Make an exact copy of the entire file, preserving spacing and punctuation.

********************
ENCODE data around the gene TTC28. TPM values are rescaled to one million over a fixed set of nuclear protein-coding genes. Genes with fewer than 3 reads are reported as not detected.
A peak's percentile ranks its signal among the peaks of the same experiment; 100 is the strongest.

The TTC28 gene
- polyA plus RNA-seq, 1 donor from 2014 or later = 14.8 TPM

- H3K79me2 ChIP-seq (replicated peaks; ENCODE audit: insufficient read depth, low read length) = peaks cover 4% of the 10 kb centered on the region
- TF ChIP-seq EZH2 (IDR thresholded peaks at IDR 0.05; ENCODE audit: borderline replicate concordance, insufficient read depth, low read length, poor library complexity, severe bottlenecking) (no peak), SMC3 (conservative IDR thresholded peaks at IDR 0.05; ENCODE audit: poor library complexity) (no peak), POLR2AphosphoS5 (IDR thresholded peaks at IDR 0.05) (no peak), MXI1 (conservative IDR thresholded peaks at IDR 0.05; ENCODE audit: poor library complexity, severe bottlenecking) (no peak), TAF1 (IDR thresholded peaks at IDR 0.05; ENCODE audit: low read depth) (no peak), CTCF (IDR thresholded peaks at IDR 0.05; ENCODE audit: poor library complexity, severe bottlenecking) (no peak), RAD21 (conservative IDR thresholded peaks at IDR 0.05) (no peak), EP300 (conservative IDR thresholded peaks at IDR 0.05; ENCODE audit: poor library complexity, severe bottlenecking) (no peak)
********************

ENCODE data around the gene TTC28. TPM values are rescaled to one million over a fixed set of nuclear protein-coding genes. Genes with fewer than 3 reads are reported as not detected.
A peak's percentile ranks its signal among the peaks of the same experiment; 100 is the strongest.

The TTC28 gene
- polyA plus RNA-seq, 1 donor from 2014 or later = 14.8 TPM

- H3K79me2 ChIP-seq (replicated peaks; ENCODE audit: insufficient read depth, low read length) = peaks cover 4% of the 10 kb centered on the region
- TF ChIP-seq EZH2 (IDR thresholded peaks at IDR 0.05; ENCODE audit: borderline replicate concordance, insufficient read depth, low read length, poor library complexity, severe bottlenecking) (no peak), SMC3 (conservative IDR thresholded peaks at IDR 0.05; ENCODE audit: poor library complexity) (no peak), POLR2AphosphoS5 (IDR thresholded peaks at IDR 0.05) (no peak), MXI1 (conservative IDR thresholded peaks at IDR 0.05; ENCODE audit: poor library complexity, severe bottlenecking) (no peak), TAF1 (IDR thresholded peaks at IDR 0.05; ENCODE audit: low read depth) (no peak), CTCF (IDR thresholded peaks at IDR 0.05; ENCODE audit: poor library complexity, severe bottlenecking) (no peak), RAD21 (conservative IDR thresholded peaks at IDR 0.05) (no peak), EP300 (conservative IDR thresholded peaks at IDR 0.05; ENCODE audit: poor library complexity, severe bottlenecking) (no peak)